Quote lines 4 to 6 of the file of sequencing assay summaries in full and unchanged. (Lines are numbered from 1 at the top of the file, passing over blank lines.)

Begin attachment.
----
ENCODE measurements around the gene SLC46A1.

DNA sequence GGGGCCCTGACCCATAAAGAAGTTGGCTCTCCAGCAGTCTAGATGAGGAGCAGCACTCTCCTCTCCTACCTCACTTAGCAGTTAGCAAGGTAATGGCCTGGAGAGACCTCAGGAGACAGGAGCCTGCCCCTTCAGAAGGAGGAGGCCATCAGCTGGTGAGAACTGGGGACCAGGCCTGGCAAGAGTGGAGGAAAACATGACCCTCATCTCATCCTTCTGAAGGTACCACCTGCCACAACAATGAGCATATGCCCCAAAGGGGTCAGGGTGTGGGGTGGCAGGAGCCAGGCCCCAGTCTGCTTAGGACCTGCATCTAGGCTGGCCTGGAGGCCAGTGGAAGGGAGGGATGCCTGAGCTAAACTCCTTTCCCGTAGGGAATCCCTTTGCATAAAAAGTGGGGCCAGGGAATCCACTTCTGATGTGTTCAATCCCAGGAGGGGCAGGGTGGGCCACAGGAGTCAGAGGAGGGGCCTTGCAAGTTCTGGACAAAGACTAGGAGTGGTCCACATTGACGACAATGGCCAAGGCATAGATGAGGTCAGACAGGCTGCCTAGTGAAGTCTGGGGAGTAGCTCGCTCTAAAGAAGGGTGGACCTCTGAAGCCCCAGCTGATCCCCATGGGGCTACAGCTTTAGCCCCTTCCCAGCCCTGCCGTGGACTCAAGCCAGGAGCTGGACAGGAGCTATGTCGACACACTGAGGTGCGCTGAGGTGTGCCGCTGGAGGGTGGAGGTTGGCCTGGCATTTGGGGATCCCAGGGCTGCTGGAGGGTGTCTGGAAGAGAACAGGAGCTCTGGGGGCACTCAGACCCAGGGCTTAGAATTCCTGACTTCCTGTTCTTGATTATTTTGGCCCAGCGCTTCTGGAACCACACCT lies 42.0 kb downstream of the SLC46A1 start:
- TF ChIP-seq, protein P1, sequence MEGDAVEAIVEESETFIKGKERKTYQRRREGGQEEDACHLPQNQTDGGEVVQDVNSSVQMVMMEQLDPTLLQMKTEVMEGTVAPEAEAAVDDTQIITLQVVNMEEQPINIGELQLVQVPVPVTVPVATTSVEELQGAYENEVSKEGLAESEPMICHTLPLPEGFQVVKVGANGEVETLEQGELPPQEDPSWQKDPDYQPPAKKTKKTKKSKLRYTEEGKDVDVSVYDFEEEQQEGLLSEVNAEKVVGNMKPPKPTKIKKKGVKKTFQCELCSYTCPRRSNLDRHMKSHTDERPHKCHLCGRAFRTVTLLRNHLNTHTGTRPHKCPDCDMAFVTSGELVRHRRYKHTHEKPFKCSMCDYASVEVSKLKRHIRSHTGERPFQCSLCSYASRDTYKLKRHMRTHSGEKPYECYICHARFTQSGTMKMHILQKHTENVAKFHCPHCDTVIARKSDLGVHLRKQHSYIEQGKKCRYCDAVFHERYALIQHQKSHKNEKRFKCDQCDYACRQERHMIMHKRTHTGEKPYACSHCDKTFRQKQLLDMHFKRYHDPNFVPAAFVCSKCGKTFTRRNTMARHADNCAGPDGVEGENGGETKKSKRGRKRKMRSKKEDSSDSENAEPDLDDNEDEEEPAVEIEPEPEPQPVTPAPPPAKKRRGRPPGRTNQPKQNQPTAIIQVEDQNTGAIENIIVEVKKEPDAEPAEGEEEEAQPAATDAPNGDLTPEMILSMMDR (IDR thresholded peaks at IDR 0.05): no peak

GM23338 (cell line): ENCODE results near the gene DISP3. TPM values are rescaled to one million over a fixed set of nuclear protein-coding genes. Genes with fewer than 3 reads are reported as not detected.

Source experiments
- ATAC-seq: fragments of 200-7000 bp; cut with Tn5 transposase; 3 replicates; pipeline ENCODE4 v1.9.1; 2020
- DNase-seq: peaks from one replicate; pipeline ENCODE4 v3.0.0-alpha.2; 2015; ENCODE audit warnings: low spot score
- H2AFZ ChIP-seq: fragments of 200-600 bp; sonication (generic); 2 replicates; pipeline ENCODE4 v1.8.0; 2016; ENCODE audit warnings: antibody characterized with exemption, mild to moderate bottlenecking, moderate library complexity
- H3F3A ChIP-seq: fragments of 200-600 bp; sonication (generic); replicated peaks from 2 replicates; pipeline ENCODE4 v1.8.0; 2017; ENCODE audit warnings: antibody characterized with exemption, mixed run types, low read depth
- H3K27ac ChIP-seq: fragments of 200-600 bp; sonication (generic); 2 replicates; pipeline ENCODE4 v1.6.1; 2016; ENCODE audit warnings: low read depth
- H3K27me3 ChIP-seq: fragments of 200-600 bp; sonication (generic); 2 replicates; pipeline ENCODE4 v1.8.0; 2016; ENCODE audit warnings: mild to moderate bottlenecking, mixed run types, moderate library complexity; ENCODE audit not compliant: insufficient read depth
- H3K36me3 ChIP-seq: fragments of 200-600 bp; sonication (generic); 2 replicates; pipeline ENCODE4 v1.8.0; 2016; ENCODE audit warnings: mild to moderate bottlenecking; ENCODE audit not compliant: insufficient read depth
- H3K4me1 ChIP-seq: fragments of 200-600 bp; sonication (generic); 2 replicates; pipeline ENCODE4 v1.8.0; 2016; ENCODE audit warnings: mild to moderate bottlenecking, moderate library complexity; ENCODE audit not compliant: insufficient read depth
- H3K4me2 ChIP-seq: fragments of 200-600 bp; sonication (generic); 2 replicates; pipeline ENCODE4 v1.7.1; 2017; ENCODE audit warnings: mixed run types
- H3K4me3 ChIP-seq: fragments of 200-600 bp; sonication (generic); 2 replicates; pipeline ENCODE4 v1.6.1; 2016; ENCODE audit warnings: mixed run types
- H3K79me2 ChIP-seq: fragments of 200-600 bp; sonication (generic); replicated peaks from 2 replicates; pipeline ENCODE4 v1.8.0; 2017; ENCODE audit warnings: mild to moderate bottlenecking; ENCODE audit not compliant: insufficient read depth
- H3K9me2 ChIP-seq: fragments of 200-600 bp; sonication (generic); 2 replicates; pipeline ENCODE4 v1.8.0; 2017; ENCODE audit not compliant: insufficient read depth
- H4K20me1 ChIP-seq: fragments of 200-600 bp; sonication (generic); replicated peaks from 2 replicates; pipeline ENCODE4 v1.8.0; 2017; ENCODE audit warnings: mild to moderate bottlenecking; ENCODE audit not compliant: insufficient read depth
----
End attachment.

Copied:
GM23338 (cell line): ENCODE results near the gene DISP3. TPM values are rescaled to one million over a fixed set of nuclear protein-coding genes. Genes with fewer than 3 reads are reported as not detected.

Source experiments
- ATAC-seq: fragments of 200-7000 bp; cut with Tn5 transposase; 3 replicates; pipeline ENCODE4 v1.9.1; 2020